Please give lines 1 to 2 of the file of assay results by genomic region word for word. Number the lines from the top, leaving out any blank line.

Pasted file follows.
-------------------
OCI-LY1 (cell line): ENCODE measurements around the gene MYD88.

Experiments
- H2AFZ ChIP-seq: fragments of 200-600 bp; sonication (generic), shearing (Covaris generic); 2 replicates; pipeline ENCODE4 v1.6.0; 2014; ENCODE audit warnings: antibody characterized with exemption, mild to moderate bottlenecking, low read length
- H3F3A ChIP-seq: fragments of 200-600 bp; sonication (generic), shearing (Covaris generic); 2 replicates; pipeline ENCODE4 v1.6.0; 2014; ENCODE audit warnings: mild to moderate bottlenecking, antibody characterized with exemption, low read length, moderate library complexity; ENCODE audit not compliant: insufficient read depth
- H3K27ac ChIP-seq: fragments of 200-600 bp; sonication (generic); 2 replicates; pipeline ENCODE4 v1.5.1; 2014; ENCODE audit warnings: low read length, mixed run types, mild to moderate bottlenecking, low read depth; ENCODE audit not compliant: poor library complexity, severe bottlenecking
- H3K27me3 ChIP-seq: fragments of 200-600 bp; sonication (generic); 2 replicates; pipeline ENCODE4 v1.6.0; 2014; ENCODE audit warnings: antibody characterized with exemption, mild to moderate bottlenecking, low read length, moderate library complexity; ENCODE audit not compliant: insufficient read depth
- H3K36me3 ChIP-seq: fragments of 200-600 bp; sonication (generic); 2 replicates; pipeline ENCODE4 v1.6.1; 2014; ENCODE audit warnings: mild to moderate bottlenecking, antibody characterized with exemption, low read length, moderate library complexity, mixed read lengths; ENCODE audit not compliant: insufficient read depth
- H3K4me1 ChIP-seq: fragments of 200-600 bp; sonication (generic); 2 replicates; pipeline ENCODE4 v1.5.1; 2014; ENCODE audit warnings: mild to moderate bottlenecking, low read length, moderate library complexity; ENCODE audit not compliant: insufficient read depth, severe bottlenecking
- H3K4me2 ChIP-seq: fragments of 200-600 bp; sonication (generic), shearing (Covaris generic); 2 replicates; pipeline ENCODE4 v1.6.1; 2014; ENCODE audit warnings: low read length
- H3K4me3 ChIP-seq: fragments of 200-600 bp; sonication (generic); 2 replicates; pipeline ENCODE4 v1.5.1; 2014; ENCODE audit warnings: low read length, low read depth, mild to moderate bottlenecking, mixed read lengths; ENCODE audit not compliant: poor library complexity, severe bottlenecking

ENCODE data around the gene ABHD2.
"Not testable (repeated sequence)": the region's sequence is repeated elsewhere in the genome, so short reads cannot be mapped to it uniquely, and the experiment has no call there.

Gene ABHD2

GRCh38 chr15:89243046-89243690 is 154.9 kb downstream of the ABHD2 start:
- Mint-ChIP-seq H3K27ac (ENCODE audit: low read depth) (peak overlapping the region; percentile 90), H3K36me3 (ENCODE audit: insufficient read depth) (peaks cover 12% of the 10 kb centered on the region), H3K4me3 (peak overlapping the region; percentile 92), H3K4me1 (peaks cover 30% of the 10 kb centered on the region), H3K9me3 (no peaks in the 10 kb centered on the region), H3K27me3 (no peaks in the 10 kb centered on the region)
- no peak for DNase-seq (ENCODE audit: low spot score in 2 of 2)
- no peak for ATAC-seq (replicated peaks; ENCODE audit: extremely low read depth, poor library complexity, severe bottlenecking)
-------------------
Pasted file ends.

OCI-LY1 (cell line): ENCODE measurements around the gene MYD88.

Experiments